The importance of the Malawi Education Sector Reform Programme impact, improved learning outcomes manifested through enhanced quality education, lies at the centre of economic growth theory as well as education economics. Education economists treat expenditures on education as investment flows that build human capital, generating increased income and growth. Macroeconomists have demonstrated that sustainable long term growth in equilibrium can only be sustained though innovation and human capital accumulation putting education to the centre of most development strategies.
To evaluate the benefits of DFID’s proposed Sector Budget Support (SBS) investment in Malawi’s education sector, this economic assessment has looked at the benefits of 2013/14 investment in each of 4 priority areas: teacher training, textbooks, school improvement grants, and school construction. The evaluation of benefits is based on findings from available research literature.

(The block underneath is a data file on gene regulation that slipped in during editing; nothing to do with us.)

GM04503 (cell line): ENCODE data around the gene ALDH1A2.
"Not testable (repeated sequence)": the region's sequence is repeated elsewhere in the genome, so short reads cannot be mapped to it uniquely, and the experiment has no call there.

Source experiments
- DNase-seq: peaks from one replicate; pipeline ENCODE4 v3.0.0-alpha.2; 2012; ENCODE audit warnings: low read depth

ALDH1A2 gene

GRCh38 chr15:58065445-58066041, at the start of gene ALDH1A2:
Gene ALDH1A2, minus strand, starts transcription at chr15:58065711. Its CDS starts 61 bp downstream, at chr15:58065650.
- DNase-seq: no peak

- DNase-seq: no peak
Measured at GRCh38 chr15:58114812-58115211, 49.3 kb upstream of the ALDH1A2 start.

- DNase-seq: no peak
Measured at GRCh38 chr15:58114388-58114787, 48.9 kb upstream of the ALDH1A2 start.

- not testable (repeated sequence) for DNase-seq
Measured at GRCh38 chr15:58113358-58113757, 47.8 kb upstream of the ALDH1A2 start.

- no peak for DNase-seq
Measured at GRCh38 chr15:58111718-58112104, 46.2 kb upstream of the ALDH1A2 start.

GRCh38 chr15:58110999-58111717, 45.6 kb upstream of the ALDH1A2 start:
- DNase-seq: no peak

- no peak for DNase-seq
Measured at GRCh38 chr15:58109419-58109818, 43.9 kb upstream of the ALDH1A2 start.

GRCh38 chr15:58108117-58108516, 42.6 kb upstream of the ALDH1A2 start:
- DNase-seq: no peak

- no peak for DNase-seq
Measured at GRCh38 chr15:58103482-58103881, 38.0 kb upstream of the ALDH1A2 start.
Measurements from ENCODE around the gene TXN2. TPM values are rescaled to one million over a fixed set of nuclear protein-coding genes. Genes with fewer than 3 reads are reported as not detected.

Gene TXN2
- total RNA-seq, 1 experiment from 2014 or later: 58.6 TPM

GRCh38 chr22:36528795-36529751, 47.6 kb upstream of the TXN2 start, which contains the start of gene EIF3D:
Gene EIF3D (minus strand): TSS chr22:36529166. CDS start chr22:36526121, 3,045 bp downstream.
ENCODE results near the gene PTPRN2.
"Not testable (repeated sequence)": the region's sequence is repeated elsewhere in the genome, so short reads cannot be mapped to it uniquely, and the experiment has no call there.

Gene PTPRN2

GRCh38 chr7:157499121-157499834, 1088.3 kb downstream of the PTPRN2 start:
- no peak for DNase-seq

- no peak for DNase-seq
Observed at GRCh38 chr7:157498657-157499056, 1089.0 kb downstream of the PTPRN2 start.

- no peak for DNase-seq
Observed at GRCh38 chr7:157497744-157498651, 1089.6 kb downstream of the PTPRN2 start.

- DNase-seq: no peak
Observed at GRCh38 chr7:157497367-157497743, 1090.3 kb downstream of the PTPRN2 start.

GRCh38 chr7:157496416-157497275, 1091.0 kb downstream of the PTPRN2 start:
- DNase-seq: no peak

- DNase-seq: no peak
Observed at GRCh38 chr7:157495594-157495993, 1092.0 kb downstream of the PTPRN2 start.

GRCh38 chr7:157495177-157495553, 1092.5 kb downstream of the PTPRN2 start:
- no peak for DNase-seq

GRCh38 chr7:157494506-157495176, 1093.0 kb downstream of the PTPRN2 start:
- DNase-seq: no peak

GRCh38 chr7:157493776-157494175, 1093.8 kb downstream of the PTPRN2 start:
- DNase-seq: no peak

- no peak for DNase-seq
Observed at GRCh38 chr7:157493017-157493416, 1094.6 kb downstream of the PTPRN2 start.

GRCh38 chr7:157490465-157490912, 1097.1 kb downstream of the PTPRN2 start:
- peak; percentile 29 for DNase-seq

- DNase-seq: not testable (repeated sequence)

Results were calculated for each of the 4 investment areas and all provide substantial returns with benefits to cost ratios ranging from 2.97 up to 4.68 and internal rates of return from 15.5% up to 20.2%.
In conclusion, these results provide robust justification for Option 1 of the business case, which is a £14 million SBS investment in 2013/14.
Hall, N.; Dub, V. Assignment Report: Economic Input to the Design of the DFID Malawi Education Portfolio. (2013) 25 pp.